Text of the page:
FIG. 3 shows a preferred design variation of the anterior spacing sensor 13. The L-shaped hook 40, by virtue of the contact surface on the underside of the short leg of the L touching the intramedullary nail 1, tolerates an implantation-induced bending of the intramedullary nail 1 within the length of the short leg of the L. The L-shape of the spacing sensor 13 also provides a certain amount of play for selecting the position of the contactor opening in the bone, created by the movement of the slide 11 on the spacing-sensor support 12. The notches 41 on the underside of the short leg 42 of the L of the hook 40 can produce metallic sounds on the surface of the intramedullary nail 1. These notches 41 are illustrated in FIG. 3A. A variation of the hook 40 is shown in FIGS. 3B and 3C, where an edge shape 43 is shown. Although shown as terminating in a point, edge shape 43 can also terminate in a flat land similar to that of a screwdriver head. The point is preferred for producing metallic sounds when contacting the surface of the nail 1.
These audible sounds provide the operator with feedback to the effect that the spacing sensor 13 has made contact with the intramedullary nail 1. The interchangeability of the spacing sensor 13 and the variable length of the L-, T- or edge-shaped hook 40 in the longitudinal direction of the spacing sensor 13 permit pre-operative calibration of the length between the L-, T- or edge-shaped hook 40 and the slide 11 to the selected diameter of the intramedullary nail. The fastening nut 6 permits sturdy connection of the spacing sensor 13 with the spacing-sensor support 12, including the slide 11, coupled to the alignment bar 8. This connection is made by inserting the shaft 5 of the spacing sensor 13 in the guide channel 28 and tightening the fastening nut 6.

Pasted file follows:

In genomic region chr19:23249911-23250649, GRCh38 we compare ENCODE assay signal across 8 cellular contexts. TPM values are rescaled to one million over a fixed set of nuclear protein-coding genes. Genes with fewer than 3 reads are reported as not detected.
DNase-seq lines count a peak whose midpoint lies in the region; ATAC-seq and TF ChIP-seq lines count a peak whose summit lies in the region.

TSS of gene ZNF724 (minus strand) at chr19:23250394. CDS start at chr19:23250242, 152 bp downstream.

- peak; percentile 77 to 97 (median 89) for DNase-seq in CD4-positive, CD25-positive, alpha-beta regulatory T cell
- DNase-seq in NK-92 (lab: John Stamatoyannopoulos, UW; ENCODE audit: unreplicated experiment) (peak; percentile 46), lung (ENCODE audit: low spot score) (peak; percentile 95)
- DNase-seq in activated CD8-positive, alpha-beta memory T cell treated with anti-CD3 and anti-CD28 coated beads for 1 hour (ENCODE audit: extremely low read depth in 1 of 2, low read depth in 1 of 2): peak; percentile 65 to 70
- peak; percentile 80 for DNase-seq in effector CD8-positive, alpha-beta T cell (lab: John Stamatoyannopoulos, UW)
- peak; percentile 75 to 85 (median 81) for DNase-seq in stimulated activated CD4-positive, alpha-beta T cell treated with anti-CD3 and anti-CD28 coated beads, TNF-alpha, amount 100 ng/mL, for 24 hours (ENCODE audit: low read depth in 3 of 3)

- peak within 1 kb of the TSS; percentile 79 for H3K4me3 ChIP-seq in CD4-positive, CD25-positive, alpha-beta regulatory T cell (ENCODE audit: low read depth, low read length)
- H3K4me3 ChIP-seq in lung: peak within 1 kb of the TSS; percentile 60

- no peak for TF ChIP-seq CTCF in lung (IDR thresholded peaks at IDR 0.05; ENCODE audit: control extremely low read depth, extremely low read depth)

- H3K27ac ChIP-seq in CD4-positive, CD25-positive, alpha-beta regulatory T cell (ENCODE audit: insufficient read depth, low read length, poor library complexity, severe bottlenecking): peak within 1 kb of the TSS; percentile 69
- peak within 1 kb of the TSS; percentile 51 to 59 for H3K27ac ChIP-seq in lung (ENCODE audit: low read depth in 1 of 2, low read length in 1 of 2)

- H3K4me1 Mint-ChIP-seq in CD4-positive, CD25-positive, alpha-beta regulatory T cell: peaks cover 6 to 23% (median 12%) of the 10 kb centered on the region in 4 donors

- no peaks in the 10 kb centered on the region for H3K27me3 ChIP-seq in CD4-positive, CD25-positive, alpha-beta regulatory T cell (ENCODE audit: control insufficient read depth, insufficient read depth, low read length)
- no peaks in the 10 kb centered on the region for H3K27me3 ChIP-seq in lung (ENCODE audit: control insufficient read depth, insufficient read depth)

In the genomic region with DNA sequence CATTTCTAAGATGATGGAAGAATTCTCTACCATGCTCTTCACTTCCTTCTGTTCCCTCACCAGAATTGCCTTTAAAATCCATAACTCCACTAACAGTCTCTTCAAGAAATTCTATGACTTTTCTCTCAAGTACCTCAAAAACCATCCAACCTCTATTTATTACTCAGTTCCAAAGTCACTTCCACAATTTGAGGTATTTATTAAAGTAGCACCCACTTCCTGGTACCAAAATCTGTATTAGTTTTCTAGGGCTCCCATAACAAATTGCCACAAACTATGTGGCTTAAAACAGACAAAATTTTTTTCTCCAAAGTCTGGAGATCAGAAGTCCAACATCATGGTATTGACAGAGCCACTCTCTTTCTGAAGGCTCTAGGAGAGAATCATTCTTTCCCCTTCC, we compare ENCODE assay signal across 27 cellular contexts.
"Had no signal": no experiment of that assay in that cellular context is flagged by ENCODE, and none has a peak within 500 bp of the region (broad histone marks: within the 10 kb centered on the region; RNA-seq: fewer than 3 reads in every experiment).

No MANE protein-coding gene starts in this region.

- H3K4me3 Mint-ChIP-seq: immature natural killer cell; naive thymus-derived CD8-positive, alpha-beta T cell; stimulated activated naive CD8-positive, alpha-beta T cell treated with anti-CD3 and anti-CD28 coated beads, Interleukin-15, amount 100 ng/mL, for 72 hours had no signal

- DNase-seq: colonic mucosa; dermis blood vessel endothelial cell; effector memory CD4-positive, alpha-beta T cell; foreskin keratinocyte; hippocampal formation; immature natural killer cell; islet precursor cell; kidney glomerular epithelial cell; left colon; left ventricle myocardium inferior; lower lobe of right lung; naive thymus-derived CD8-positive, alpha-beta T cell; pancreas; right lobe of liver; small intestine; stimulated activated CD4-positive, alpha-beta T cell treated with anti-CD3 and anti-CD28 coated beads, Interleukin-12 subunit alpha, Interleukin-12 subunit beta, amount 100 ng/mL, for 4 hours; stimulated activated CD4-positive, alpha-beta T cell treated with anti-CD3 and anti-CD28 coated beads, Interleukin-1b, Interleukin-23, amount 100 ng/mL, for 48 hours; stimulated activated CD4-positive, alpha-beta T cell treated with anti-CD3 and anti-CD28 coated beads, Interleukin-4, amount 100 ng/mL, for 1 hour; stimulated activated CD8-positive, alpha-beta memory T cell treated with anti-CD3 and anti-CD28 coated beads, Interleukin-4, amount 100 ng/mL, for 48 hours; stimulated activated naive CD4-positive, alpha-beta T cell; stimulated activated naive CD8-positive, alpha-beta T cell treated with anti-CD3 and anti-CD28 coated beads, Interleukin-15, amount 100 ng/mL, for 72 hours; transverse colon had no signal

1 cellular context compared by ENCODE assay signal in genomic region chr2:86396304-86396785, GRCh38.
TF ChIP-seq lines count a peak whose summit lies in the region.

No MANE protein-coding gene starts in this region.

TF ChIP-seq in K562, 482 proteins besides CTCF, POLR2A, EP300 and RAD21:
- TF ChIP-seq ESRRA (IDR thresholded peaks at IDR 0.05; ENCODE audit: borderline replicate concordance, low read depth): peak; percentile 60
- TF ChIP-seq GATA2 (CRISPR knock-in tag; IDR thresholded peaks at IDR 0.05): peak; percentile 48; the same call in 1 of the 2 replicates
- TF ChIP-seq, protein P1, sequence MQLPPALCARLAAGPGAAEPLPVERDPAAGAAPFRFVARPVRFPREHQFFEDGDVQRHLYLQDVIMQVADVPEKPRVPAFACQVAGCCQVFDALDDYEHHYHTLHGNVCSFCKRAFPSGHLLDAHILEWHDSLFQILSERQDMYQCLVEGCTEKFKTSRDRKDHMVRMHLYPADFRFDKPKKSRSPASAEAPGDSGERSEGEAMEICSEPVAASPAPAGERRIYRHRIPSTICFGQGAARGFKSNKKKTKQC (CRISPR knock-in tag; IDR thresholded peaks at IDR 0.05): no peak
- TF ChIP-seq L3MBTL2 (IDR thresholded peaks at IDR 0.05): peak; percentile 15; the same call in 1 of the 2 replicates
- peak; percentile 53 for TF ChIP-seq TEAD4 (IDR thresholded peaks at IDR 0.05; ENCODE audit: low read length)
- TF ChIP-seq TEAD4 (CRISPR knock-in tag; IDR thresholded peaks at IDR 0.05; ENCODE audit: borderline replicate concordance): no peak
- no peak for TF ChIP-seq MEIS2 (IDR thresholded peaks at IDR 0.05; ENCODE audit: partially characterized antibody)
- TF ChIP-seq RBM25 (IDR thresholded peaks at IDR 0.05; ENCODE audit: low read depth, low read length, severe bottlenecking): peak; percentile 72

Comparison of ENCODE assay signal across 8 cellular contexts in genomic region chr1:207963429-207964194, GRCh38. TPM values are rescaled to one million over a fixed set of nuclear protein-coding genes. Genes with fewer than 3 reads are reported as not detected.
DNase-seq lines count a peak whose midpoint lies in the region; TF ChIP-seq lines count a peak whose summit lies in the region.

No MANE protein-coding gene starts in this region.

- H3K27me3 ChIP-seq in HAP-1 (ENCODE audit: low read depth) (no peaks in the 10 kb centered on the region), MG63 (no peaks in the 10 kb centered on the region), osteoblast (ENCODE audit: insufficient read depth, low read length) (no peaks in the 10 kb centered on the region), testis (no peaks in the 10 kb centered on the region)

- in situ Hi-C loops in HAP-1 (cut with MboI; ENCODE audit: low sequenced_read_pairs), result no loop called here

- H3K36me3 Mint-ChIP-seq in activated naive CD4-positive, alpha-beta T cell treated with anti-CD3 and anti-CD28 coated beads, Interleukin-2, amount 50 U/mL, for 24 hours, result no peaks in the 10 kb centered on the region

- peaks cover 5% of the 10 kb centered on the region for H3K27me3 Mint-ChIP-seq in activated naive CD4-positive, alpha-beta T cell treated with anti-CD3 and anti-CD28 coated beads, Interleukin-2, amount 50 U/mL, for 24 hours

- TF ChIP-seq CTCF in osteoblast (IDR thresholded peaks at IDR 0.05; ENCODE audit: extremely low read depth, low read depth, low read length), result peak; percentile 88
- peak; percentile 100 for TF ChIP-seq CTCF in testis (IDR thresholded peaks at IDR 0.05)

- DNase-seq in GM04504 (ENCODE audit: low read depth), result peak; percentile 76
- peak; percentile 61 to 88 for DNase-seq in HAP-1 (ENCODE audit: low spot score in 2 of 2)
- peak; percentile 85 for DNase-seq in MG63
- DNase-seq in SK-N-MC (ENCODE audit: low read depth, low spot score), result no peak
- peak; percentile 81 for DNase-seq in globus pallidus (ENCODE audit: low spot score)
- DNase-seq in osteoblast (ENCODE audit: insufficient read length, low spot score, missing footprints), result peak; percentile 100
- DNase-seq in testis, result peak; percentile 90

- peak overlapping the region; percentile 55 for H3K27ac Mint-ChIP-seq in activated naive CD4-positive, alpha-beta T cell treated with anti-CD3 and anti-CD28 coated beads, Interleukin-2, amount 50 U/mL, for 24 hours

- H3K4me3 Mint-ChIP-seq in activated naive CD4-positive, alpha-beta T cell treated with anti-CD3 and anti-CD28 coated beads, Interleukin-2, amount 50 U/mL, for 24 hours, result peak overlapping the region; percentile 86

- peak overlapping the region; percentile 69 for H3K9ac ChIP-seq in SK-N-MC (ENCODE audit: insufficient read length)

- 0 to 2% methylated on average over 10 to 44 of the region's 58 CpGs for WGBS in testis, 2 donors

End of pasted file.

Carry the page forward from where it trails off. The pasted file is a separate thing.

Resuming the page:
FIG. 4 shows a cross section through the tibia 21, where the anteroposterior alignment bridge 15 is connected to one of the two mediolateral locking holes 4 of the intramedullary nail 1 by means of a contactor 14 that can be expanded using an expanding mandrel 32. This connection can be implemented in several different ways:
1) the contactor 14 can be provided with an expandable, slotted end which can be inserted in the locking hole 4 of the intramedullary nail 1. That properly secures the spacing sensor surfaces 44 through contact with the medial side of the locking hole 4 and, respectively, with the lateral side of the locking hole 4. This approach is illustrated in FIG. 4;
2) the contactor 14 can instead be secured by tightening and interlocking two spacing sensors, fitted into one another, one making contact on the medial side of the locking hole 4 and the other making contact with the lateral side of the locking hole 4;
3) a contact surface 44 can make contact with only one side of the locking hole 4 so that contact information in the form of audible feedback is provided by the sound of impact; or
4) a contact surface 44 can make contact with only one side of the locking hole 4 so that contact information in the form of optical or audible feedback can be provided by means of a contact indicator 18 which operates with an electric current. The electrical contact indicator 18 essentially consists of a power supply 35 (i.e., a battery), a signal transmitter 34 and an electric wire 38 which connects the contactor 14 to the intramedullary nail 1. When contact between the contactor 14 and the intramedullary nail 1 closes the circuit, the signal transmitter 34 provides the operator with the contact information or feedback.
As soon as there is contact between the contactor 14 and the intramedullary nail 1, the anteroposterior guide hole 33 of the alignment bridge 15 can be moved over the guide slot 25 of the spacing-sensor support 12 so that one of the anteroposterior guide holes 33 lines up with the guide slot 25. In this position the guide hole 33 will also line up with the anteroposterior locking hole 4 of the intramedullary nail 1. Only one of the guide holes 33 can be lined up with the guide slot 25; the other guide hole 33 is used for an identical application of the alignment device on a contralateral tibia.
The following will briefly explain the mode of operation of the locking of the base of an intramedullary nail employing the disclosed alignment device, using the example of a tibial intramedullary nail. The procedure consists essentially of three positioning steps:
A) Adjustment of the alignment bar (8) in the craniocaudal plane to the position of the locking holes 3, 4